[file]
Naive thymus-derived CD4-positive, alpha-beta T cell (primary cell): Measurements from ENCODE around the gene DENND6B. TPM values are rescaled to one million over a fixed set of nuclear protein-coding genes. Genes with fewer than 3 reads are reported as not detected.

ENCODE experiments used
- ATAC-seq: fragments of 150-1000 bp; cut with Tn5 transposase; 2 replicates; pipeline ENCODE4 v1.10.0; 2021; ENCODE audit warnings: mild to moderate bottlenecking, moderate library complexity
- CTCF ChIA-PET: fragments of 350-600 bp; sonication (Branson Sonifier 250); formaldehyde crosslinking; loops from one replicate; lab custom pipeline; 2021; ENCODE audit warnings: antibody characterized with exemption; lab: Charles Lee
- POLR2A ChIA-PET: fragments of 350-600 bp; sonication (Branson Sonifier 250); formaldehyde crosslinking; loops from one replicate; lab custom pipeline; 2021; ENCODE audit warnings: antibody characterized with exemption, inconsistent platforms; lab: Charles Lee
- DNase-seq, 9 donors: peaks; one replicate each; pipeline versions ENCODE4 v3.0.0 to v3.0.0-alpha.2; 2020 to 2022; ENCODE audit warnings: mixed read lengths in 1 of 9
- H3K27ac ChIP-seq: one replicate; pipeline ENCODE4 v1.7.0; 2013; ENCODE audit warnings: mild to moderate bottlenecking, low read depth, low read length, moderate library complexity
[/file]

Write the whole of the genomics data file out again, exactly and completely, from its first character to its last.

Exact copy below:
Naive thymus-derived CD4-positive, alpha-beta T cell (primary cell): Measurements from ENCODE around the gene DENND6B. TPM values are rescaled to one million over a fixed set of nuclear protein-coding genes. Genes with fewer than 3 reads are reported as not detected.

ENCODE experiments used
- ATAC-seq: fragments of 150-1000 bp; cut with Tn5 transposase; 2 replicates; pipeline ENCODE4 v1.10.0; 2021; ENCODE audit warnings: mild to moderate bottlenecking, moderate library complexity
- CTCF ChIA-PET: fragments of 350-600 bp; sonication (Branson Sonifier 250); formaldehyde crosslinking; loops from one replicate; lab custom pipeline; 2021; ENCODE audit warnings: antibody characterized with exemption; lab: Charles Lee
- POLR2A ChIA-PET: fragments of 350-600 bp; sonication (Branson Sonifier 250); formaldehyde crosslinking; loops from one replicate; lab custom pipeline; 2021; ENCODE audit warnings: antibody characterized with exemption, inconsistent platforms; lab: Charles Lee
- DNase-seq, 9 donors: peaks; one replicate each; pipeline versions ENCODE4 v3.0.0 to v3.0.0-alpha.2; 2020 to 2022; ENCODE audit warnings: mixed read lengths in 1 of 9
- H3K27ac ChIP-seq: one replicate; pipeline ENCODE4 v1.7.0; 2013; ENCODE audit warnings: mild to moderate bottlenecking, low read depth, low read length, moderate library complexity